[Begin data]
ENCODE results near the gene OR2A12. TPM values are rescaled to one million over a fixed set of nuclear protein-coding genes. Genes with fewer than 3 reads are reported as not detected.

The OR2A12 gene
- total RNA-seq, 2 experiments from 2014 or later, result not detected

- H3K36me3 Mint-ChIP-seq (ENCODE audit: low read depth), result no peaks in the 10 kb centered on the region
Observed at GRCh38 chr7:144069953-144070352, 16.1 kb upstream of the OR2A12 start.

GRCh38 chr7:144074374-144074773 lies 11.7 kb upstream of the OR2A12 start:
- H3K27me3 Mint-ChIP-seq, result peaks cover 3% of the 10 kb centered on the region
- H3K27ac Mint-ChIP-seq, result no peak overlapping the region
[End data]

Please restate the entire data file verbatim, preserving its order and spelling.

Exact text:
ENCODE results near the gene OR2A12. TPM values are rescaled to one million over a fixed set of nuclear protein-coding genes. Genes with fewer than 3 reads are reported as not detected.

The OR2A12 gene
- total RNA-seq, 2 experiments from 2014 or later, result not detected

- H3K36me3 Mint-ChIP-seq (ENCODE audit: low read depth), result no peaks in the 10 kb centered on the region
Observed at GRCh38 chr7:144069953-144070352, 16.1 kb upstream of the OR2A12 start.

GRCh38 chr7:144074374-144074773 lies 11.7 kb upstream of the OR2A12 start:
- H3K27me3 Mint-ChIP-seq, result peaks cover 3% of the 10 kb centered on the region
- H3K27ac Mint-ChIP-seq, result no peak overlapping the region